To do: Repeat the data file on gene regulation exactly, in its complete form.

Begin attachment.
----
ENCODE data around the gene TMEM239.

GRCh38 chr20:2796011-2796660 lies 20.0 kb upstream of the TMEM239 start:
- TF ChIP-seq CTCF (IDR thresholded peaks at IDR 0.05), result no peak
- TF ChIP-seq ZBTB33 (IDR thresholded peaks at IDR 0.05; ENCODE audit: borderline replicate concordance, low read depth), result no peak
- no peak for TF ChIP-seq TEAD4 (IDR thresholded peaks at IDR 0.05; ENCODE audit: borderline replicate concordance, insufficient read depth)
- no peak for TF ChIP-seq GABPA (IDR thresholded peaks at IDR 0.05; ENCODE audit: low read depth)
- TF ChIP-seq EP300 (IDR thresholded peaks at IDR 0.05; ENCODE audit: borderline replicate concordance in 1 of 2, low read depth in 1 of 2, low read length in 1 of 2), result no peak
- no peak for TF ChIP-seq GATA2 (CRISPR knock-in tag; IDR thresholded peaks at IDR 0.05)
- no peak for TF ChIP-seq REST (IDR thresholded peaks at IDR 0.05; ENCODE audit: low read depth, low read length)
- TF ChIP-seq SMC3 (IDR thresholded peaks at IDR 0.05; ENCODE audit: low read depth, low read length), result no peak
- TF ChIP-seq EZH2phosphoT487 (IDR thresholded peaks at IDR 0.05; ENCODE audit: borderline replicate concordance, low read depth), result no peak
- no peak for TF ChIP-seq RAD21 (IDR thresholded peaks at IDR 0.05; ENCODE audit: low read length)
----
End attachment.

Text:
ENCODE data around the gene TMEM239.

GRCh38 chr20:2796011-2796660 lies 20.0 kb upstream of the TMEM239 start:
- TF ChIP-seq CTCF (IDR thresholded peaks at IDR 0.05), result no peak
- TF ChIP-seq ZBTB33 (IDR thresholded peaks at IDR 0.05; ENCODE audit: borderline replicate concordance, low read depth), result no peak
- no peak for TF ChIP-seq TEAD4 (IDR thresholded peaks at IDR 0.05; ENCODE audit: borderline replicate concordance, insufficient read depth)
- no peak for TF ChIP-seq GABPA (IDR thresholded peaks at IDR 0.05; ENCODE audit: low read depth)
- TF ChIP-seq EP300 (IDR thresholded peaks at IDR 0.05; ENCODE audit: borderline replicate concordance in 1 of 2, low read depth in 1 of 2, low read length in 1 of 2), result no peak
- no peak for TF ChIP-seq GATA2 (CRISPR knock-in tag; IDR thresholded peaks at IDR 0.05)
- no peak for TF ChIP-seq REST (IDR thresholded peaks at IDR 0.05; ENCODE audit: low read depth, low read length)
- TF ChIP-seq SMC3 (IDR thresholded peaks at IDR 0.05; ENCODE audit: low read depth, low read length), result no peak
- TF ChIP-seq EZH2phosphoT487 (IDR thresholded peaks at IDR 0.05; ENCODE audit: borderline replicate concordance, low read depth), result no peak
- no peak for TF ChIP-seq RAD21 (IDR thresholded peaks at IDR 0.05; ENCODE audit: low read length)